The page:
Increased cerebral lactate output to cerebral venous blood after forebrain ischemia in rats.
Increased cerebral lactate levels are a well-known aspect of the sequelae of the metabolic derangements that follow cerebral ischemia. A new technique has recently become available to sample cerebral venous blood from the superior sagittal sinus on a long-term basis in conscious rats. We report the applicability of this method to assess serial biochemical responses to brain injury. Serum samples were obtained from the superior sagittal sinus, the common carotid artery, and the external jugular vein of nine anesthetized rats before and up to 7 days after 10 minutes of forebrain ischemia was produced by carotid occlusion and hypovolemic hypotension (mean arterial blood pressure 50 +/- 4 mm Hg). The cerebral venous-arterial difference in serum lactate concentration was increased for up to 3 hours after ischemia, while there was no significant change in the difference in serum lactate concentrations in the common carotid artery and the external jugular vein. This indicates an elevated output of lactate from brain tissue to blood, detectable only in the superior sagittal sinus, which underlines the usefulness of the technique. We observed a persistent elevation in brain lactate production after virtually complete recovery from the acute insult.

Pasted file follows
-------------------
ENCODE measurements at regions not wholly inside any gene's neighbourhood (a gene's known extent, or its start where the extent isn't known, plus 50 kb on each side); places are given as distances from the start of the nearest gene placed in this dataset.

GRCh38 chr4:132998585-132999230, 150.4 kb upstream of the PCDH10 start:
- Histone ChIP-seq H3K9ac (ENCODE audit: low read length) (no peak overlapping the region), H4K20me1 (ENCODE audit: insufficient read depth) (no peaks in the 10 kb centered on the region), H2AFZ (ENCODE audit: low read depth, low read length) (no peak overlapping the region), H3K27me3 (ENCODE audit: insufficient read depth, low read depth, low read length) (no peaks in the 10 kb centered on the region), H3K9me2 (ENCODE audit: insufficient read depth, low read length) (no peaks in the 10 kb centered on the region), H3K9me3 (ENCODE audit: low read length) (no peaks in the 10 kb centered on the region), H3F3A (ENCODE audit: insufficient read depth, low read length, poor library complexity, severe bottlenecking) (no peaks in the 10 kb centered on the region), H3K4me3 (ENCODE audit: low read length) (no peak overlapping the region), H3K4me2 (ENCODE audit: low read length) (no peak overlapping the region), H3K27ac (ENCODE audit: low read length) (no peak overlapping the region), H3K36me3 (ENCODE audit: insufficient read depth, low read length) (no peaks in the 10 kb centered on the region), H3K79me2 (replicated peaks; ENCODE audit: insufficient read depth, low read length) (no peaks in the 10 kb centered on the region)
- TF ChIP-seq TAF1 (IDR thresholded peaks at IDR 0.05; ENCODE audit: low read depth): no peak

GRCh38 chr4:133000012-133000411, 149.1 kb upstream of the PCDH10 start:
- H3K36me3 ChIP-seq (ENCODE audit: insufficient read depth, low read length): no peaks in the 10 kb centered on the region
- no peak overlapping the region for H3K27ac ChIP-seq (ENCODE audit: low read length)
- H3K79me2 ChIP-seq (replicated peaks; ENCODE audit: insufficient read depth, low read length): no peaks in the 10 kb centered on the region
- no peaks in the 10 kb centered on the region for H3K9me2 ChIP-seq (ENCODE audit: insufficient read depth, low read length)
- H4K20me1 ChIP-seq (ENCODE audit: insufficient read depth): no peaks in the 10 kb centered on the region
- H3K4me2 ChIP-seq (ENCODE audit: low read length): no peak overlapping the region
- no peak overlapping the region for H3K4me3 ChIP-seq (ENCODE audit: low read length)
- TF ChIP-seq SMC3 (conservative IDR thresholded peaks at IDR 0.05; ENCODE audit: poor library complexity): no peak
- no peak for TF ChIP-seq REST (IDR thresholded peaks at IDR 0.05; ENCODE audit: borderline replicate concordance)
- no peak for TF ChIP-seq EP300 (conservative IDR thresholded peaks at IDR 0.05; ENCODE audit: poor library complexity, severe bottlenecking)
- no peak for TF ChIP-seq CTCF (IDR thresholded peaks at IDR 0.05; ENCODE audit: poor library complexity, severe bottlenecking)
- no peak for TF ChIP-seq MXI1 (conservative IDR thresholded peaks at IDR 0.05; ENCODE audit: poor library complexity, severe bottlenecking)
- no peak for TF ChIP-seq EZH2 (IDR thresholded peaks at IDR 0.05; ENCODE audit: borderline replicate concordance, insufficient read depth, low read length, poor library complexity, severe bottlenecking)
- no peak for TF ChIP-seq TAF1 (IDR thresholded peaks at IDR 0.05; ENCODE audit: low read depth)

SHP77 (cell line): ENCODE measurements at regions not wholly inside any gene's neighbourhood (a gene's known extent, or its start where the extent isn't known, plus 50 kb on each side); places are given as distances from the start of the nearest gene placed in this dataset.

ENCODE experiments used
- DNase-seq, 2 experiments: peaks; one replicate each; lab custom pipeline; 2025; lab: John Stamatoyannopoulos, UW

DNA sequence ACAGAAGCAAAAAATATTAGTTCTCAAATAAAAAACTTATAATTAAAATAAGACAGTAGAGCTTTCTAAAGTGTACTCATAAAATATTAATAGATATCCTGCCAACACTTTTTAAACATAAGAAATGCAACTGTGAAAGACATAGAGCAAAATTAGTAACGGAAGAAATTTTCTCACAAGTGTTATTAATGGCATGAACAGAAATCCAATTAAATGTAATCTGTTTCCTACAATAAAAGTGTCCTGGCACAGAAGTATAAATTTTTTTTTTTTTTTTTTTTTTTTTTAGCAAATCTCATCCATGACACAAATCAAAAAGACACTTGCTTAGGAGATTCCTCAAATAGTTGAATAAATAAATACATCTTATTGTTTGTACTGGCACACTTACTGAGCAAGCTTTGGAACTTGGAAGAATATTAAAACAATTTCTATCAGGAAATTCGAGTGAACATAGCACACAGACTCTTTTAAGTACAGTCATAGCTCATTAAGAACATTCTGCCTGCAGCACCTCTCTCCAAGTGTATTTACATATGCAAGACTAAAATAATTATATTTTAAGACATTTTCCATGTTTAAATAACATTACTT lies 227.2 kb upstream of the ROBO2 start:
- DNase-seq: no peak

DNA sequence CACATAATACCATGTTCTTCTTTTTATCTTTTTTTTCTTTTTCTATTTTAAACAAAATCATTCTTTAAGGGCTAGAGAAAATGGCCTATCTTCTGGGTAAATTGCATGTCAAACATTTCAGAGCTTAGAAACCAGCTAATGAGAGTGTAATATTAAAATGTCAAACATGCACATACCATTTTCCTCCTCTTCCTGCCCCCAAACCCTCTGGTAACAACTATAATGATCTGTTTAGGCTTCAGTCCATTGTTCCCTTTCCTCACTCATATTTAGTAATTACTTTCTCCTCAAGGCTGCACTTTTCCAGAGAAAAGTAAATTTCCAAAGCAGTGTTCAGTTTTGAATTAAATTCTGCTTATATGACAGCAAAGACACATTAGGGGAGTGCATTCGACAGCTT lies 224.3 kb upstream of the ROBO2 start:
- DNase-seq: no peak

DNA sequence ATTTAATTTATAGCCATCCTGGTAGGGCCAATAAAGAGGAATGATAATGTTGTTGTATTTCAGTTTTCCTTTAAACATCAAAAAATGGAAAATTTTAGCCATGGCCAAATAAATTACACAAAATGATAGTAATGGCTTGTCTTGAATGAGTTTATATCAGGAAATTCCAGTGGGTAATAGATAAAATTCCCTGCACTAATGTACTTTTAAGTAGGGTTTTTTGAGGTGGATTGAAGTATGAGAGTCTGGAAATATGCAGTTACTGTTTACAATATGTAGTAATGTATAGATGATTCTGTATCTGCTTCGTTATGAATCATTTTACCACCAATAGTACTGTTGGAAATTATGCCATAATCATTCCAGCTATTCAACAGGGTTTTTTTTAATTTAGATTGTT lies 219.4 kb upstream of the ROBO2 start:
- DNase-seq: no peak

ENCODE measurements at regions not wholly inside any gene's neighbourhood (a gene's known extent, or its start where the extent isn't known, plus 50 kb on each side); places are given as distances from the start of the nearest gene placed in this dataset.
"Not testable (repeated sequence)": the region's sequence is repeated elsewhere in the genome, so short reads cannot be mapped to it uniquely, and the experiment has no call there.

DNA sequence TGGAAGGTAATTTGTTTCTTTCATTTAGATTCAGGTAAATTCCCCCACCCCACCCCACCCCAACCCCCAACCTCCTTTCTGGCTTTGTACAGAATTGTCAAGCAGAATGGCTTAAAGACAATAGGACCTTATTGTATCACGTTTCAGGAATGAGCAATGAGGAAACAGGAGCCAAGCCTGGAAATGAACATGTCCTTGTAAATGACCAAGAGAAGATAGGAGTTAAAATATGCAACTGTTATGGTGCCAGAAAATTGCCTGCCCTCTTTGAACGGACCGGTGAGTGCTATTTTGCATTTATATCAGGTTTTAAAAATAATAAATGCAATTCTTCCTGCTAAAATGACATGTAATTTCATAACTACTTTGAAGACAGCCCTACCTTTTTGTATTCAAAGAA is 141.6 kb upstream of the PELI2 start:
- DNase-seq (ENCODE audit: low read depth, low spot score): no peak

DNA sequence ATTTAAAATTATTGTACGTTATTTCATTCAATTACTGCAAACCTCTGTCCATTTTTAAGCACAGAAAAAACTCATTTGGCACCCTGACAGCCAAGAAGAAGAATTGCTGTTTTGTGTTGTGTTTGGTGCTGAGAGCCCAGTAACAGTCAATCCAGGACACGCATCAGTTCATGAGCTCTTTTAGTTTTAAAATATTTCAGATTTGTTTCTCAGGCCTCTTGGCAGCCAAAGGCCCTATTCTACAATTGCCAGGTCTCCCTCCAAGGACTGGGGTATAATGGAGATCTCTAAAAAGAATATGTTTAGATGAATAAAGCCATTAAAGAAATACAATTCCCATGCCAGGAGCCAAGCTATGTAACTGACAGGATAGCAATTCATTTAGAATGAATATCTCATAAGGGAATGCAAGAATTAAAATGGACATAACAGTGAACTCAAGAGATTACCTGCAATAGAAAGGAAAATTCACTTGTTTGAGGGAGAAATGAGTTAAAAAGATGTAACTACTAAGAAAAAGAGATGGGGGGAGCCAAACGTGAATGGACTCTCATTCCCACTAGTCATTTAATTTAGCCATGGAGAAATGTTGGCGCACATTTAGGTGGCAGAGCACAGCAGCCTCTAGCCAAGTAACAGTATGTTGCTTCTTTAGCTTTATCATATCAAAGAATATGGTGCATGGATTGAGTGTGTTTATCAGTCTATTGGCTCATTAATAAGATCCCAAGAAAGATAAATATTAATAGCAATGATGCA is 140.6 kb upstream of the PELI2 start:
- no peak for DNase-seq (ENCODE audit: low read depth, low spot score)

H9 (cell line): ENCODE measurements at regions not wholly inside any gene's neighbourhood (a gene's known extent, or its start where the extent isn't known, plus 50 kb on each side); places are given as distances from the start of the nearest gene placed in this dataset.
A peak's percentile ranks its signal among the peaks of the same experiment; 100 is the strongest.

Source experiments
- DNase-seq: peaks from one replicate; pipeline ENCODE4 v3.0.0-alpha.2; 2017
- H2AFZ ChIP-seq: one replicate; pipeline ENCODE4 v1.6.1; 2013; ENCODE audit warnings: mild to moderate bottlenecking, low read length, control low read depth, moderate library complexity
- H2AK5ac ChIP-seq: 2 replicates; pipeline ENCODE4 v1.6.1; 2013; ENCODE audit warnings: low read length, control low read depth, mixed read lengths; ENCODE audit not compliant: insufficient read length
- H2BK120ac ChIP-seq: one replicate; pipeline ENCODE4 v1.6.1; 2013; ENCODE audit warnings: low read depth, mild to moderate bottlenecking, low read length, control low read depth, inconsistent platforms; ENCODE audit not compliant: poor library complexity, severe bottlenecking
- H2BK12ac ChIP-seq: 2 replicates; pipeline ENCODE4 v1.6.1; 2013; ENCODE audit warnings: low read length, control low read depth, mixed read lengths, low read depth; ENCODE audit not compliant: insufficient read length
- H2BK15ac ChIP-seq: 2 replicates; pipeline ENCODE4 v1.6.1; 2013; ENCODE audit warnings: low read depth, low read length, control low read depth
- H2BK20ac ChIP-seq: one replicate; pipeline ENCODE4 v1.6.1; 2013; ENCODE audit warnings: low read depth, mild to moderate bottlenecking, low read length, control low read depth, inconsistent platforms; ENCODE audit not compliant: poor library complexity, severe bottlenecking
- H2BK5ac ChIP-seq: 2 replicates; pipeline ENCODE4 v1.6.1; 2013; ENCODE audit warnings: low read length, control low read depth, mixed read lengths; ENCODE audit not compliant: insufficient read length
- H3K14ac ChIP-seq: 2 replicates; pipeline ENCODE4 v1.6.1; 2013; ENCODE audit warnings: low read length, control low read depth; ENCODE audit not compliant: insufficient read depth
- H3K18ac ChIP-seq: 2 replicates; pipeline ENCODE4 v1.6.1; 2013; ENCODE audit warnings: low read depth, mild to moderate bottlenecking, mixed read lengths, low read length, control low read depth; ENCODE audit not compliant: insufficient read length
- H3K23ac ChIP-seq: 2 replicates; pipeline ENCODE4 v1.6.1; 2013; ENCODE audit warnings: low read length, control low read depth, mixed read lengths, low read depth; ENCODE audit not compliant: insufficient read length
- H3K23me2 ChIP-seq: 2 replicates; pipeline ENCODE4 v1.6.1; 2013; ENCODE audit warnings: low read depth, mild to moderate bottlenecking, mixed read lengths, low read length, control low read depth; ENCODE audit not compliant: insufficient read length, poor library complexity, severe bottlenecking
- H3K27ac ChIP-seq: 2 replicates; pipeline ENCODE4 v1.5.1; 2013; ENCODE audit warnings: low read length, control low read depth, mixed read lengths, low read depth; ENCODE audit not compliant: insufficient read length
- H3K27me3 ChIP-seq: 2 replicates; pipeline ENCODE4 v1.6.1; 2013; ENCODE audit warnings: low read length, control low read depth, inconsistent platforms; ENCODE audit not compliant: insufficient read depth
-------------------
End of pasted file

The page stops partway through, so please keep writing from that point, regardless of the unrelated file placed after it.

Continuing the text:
- Copyright © 1990 by American Heart Association